My Mother has Alzheimer's this morning she woke up, but was not her usual self. She was not responcive for a short while has any one seen this before.

my mum has been diagnosed with alzheimers and vascular dementia the worse thing for my mum is the constant halusinations some nice and calming others are not so nice and scare her , she needs constant reassurance about her safety its a daily struggle for her , this is the most horrific illness i have known and unfortunatly things will not get any easier for her , god bless you mum xxxxx

david hear, my dad has goten alzhimers and is only 63... he got it in his 50s my dad has lost alot of wight lately(went from 150-130), and i think he has a infection because he cant get up and is starting to sleep alot more. anyone have any advice for me? he is beyond repair, any advice on basic things that could at least make him feel better would be helpfull.(i think he will die soon a week or 2 at most)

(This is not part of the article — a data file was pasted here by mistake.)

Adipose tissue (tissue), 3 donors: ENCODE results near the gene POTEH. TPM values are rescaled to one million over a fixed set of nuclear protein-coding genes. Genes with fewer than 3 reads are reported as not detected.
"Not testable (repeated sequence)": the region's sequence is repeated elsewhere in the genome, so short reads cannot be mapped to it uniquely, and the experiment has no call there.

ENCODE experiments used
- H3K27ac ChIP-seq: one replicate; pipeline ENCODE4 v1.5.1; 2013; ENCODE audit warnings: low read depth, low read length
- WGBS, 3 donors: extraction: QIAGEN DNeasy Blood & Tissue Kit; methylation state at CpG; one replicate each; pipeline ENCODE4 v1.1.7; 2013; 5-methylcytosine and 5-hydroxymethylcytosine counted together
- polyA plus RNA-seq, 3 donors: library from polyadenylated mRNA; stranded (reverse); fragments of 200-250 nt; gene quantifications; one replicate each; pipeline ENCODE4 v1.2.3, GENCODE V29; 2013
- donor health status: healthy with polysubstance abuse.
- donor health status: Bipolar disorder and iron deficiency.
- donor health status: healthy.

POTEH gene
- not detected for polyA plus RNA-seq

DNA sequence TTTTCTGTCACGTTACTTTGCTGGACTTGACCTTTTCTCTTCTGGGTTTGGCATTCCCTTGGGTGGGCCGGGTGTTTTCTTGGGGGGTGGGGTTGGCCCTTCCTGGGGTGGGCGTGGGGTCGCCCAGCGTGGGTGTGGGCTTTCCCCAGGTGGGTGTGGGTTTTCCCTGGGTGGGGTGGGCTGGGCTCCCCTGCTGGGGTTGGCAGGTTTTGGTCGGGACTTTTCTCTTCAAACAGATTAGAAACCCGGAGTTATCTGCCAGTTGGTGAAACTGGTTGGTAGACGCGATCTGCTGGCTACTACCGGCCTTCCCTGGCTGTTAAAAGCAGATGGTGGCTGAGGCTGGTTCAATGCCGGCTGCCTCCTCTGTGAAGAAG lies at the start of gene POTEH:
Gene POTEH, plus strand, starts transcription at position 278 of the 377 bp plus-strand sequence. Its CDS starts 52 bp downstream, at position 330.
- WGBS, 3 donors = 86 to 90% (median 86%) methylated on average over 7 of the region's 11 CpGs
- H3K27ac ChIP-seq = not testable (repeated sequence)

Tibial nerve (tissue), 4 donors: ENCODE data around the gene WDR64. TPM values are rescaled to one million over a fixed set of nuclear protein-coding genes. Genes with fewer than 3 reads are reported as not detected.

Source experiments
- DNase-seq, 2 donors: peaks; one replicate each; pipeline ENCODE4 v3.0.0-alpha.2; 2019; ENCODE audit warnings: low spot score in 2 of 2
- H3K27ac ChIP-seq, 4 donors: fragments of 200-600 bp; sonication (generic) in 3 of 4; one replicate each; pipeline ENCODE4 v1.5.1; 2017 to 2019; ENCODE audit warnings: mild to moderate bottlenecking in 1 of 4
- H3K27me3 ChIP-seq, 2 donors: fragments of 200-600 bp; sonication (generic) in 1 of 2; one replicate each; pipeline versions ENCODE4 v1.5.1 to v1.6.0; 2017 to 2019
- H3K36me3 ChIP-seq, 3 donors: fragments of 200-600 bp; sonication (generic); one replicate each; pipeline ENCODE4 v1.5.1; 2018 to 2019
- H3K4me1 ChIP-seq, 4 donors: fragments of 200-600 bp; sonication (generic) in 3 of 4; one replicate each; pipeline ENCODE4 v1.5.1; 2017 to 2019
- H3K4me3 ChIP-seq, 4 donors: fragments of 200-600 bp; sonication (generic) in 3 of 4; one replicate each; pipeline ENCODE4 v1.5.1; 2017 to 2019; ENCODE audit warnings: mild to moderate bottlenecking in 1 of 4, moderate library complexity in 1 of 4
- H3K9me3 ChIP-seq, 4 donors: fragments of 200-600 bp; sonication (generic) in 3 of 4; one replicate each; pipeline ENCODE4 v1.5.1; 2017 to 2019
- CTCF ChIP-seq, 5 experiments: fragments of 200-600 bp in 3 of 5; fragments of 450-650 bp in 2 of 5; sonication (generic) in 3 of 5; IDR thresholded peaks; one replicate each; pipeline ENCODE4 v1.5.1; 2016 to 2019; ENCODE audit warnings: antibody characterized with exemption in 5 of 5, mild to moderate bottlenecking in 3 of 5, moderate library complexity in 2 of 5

My husband 64 stage 6 ALzheimer's is experiencing the same problem with the toilet however he is incontinent. It seems when I can get him on the toilet the brain won't tell him he needs to urinate. Most BMs are in the toilet. I'm concerned about infections although I do keep him dry and ensure of the amount of fluids he is taking in. I'm also looking for ideas. Taking him every two hours to the toilet is not working....

Alzheimer's disease is a progressive, degenerative disease of the brain where brain cells continue to die over time. There is no cure to stop the progression and eventually the body will shut down. People usually die of secondary infection, such as pneumonia. From http://www.alzheimer.ca/english/disease/faqs.htm#4

 Comments 1 to 10 of 46